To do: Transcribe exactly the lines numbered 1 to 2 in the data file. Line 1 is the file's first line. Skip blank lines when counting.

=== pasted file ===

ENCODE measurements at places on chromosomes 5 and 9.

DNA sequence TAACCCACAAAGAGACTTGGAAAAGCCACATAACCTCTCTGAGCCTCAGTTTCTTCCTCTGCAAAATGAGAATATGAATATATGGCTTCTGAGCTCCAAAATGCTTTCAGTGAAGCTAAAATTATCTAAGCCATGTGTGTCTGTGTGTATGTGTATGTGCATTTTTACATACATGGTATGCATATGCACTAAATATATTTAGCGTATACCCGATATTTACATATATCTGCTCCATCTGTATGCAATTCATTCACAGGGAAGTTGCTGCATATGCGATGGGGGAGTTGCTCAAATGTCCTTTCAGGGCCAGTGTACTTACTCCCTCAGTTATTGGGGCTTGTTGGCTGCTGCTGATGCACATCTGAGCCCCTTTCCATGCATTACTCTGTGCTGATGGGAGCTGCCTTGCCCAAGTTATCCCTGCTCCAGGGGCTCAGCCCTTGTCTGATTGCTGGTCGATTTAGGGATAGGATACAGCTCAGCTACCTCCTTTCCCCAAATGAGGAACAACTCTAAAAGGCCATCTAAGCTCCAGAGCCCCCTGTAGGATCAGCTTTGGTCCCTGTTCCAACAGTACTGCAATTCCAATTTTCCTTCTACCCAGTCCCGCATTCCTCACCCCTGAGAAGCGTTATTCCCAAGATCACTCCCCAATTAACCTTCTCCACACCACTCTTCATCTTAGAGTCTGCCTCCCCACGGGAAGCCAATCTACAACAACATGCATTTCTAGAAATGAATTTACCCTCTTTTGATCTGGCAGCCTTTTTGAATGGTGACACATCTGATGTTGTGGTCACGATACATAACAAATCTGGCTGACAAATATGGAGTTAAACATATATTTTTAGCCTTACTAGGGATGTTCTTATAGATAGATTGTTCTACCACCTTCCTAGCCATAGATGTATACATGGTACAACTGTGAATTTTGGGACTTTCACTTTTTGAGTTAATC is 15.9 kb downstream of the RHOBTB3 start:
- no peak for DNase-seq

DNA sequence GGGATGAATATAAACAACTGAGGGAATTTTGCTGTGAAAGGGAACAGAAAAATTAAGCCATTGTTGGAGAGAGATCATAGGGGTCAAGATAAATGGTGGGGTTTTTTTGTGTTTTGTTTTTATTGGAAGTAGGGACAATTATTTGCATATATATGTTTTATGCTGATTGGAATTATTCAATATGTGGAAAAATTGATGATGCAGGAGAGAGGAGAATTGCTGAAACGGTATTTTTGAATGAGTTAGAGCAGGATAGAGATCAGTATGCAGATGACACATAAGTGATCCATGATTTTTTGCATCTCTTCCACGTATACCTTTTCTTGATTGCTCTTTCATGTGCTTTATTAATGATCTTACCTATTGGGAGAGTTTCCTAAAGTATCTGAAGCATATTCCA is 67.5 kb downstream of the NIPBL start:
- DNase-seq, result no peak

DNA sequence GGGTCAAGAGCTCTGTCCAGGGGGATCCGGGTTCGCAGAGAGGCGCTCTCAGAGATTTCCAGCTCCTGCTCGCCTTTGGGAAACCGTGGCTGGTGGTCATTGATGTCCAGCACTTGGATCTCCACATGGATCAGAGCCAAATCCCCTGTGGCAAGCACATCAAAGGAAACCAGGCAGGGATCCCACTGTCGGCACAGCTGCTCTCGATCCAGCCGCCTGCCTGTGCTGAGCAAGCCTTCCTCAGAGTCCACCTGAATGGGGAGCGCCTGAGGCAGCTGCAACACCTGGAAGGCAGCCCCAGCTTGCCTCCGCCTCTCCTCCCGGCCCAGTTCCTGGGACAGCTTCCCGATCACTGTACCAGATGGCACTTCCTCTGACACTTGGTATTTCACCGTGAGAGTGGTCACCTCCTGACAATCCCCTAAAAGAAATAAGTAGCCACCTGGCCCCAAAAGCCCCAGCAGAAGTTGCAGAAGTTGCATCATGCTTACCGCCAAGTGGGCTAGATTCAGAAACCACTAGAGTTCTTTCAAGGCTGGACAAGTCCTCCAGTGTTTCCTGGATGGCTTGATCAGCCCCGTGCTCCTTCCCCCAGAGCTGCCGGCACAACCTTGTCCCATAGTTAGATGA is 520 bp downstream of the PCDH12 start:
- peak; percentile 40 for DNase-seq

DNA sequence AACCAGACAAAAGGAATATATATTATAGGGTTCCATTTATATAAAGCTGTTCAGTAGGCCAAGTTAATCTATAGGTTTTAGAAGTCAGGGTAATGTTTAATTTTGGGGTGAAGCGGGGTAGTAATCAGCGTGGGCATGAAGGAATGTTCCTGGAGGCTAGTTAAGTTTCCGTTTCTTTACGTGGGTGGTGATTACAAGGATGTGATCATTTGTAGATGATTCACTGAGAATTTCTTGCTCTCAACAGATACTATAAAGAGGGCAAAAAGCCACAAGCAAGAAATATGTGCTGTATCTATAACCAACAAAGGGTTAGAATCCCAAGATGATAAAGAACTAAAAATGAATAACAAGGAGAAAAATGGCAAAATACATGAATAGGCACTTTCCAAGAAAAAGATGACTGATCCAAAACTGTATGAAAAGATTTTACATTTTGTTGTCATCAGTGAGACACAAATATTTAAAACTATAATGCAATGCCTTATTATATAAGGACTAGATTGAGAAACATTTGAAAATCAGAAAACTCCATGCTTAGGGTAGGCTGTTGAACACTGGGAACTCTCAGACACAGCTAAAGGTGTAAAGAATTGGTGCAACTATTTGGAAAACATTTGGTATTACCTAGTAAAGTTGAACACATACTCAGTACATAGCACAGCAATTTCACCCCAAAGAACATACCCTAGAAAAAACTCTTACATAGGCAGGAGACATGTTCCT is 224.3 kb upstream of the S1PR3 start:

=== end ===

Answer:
ENCODE measurements at places on chromosomes 5 and 9.

DNA sequence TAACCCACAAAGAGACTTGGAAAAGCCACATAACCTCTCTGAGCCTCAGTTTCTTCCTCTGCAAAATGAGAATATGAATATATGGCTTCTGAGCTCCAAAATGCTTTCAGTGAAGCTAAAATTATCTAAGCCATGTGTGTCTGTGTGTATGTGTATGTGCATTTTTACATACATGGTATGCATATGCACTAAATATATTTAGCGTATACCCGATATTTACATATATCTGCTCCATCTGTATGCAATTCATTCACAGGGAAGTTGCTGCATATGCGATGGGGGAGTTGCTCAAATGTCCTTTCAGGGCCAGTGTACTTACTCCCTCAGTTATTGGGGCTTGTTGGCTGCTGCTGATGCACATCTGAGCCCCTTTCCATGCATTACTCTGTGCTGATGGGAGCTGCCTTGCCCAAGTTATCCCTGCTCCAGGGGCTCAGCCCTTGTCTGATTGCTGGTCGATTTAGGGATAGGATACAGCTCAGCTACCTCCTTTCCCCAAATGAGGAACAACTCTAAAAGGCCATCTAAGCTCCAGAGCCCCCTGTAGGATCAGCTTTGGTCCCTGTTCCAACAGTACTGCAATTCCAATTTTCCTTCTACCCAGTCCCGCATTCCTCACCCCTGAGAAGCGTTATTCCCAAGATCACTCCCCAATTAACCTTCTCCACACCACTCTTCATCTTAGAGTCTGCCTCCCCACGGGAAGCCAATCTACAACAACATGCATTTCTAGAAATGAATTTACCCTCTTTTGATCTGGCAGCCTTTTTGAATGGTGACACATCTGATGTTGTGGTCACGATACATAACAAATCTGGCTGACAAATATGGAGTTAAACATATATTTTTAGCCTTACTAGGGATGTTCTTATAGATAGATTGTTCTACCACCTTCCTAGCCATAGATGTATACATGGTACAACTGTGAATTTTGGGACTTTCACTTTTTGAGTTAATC is 15.9 kb downstream of the RHOBTB3 start: